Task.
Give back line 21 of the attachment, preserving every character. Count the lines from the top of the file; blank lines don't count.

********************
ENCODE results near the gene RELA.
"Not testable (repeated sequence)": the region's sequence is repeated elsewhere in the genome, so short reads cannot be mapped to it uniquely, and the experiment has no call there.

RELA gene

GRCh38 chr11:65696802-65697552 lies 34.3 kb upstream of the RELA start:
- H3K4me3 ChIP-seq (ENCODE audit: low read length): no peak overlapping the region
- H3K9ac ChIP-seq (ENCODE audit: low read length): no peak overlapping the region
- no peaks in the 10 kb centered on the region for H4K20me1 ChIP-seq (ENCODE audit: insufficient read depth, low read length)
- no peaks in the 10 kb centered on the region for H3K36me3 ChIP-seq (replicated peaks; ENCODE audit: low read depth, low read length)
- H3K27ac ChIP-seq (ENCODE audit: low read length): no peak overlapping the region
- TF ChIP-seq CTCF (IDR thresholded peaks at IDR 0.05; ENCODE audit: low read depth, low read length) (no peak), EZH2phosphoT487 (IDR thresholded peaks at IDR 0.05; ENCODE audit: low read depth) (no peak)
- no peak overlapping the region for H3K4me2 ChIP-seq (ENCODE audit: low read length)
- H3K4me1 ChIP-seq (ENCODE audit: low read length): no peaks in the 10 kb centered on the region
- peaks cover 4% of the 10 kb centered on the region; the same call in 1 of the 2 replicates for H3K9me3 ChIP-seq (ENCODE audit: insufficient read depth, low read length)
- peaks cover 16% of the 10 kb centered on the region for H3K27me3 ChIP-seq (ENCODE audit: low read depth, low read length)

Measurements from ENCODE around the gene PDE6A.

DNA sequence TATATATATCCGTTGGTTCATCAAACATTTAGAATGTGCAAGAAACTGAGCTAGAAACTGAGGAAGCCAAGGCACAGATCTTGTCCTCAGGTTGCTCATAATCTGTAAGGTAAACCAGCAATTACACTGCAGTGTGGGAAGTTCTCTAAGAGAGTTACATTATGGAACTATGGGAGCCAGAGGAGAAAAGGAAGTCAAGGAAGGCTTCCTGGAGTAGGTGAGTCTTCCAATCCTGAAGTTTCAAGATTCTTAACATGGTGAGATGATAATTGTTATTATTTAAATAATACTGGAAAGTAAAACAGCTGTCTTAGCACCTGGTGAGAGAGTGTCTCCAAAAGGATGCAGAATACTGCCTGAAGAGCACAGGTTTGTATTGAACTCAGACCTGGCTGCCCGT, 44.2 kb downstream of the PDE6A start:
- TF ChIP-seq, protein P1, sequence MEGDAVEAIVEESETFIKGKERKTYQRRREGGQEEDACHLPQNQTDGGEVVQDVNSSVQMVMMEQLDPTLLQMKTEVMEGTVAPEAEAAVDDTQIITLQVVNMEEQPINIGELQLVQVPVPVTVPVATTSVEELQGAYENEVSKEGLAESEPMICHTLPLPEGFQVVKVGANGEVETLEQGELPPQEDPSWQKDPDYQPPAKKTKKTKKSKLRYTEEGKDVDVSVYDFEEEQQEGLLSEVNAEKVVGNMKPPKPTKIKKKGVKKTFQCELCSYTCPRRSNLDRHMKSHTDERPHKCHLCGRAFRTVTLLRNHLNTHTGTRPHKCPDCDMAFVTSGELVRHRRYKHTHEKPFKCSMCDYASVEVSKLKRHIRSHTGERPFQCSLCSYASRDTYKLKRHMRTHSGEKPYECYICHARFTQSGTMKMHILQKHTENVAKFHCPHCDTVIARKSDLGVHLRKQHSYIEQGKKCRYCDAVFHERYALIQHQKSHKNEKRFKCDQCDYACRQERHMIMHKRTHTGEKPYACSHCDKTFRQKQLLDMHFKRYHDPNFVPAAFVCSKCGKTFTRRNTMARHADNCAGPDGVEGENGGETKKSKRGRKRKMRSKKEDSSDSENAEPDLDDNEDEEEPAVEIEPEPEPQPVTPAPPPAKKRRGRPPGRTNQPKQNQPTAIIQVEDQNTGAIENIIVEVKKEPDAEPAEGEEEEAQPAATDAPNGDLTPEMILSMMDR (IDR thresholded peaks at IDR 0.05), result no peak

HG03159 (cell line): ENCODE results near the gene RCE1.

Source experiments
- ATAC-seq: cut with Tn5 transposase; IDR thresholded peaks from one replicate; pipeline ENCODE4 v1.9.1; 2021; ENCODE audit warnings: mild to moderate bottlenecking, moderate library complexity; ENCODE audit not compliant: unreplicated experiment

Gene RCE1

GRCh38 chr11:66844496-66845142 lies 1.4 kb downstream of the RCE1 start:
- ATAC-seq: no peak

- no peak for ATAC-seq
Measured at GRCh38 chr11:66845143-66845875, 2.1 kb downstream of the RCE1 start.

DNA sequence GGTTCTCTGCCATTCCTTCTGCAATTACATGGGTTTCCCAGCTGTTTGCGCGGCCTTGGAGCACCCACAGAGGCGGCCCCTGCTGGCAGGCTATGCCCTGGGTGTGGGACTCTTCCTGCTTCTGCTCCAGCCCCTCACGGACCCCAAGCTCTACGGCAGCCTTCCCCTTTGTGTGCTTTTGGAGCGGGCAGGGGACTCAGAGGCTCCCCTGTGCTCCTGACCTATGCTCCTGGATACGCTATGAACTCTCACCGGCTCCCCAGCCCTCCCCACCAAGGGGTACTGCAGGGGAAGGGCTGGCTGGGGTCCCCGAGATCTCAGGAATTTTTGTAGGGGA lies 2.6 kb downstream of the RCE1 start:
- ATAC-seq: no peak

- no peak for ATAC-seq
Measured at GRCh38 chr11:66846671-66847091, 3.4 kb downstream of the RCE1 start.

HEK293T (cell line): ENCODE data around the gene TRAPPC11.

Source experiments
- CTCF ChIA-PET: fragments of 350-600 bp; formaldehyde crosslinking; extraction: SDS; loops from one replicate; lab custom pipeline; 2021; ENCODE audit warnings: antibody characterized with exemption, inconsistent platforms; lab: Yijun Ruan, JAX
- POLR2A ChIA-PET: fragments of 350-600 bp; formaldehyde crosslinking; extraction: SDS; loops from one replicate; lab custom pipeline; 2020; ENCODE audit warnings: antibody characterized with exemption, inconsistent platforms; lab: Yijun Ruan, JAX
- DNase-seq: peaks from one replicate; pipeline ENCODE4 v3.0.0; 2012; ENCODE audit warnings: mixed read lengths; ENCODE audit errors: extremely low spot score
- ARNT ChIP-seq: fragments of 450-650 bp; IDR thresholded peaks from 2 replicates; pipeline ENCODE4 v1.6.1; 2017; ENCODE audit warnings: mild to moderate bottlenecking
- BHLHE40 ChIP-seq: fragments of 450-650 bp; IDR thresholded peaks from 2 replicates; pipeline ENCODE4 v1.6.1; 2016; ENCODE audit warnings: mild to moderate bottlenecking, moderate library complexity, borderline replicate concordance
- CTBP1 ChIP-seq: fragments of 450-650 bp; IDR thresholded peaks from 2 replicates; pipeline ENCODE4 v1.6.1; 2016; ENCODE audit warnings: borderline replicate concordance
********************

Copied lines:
Gene RCE1